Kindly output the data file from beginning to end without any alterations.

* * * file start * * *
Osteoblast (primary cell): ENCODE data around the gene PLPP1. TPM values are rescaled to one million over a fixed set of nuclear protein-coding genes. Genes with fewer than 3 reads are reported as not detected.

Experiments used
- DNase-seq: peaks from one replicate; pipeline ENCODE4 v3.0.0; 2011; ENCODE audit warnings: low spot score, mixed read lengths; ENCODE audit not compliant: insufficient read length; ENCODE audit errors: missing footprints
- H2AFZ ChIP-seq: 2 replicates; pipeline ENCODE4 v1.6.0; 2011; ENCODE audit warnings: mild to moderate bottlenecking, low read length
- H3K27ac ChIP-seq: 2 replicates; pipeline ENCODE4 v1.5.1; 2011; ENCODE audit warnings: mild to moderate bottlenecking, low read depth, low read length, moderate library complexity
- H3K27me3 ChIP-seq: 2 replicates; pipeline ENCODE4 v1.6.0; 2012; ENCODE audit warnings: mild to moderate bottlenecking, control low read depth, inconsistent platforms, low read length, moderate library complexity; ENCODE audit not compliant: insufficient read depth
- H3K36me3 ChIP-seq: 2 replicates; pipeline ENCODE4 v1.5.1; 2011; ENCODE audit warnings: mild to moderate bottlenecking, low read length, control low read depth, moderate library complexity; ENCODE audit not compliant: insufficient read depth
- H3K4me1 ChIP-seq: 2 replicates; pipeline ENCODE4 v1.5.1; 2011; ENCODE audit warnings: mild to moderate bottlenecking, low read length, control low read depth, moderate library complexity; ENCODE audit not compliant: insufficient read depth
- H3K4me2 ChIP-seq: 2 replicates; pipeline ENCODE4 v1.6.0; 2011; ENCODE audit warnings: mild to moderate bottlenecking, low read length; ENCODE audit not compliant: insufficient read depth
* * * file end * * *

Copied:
Osteoblast (primary cell): ENCODE data around the gene PLPP1. TPM values are rescaled to one million over a fixed set of nuclear protein-coding genes. Genes with fewer than 3 reads are reported as not detected.

Experiments used
- DNase-seq: peaks from one replicate; pipeline ENCODE4 v3.0.0; 2011; ENCODE audit warnings: low spot score, mixed read lengths; ENCODE audit not compliant: insufficient read length; ENCODE audit errors: missing footprints
- H2AFZ ChIP-seq: 2 replicates; pipeline ENCODE4 v1.6.0; 2011; ENCODE audit warnings: mild to moderate bottlenecking, low read length
- H3K27ac ChIP-seq: 2 replicates; pipeline ENCODE4 v1.5.1; 2011; ENCODE audit warnings: mild to moderate bottlenecking, low read depth, low read length, moderate library complexity
- H3K27me3 ChIP-seq: 2 replicates; pipeline ENCODE4 v1.6.0; 2012; ENCODE audit warnings: mild to moderate bottlenecking, control low read depth, inconsistent platforms, low read length, moderate library complexity; ENCODE audit not compliant: insufficient read depth
- H3K36me3 ChIP-seq: 2 replicates; pipeline ENCODE4 v1.5.1; 2011; ENCODE audit warnings: mild to moderate bottlenecking, low read length, control low read depth, moderate library complexity; ENCODE audit not compliant: insufficient read depth
- H3K4me1 ChIP-seq: 2 replicates; pipeline ENCODE4 v1.5.1; 2011; ENCODE audit warnings: mild to moderate bottlenecking, low read length, control low read depth, moderate library complexity; ENCODE audit not compliant: insufficient read depth
- H3K4me2 ChIP-seq: 2 replicates; pipeline ENCODE4 v1.6.0; 2011; ENCODE audit warnings: mild to moderate bottlenecking, low read length; ENCODE audit not compliant: insufficient read depth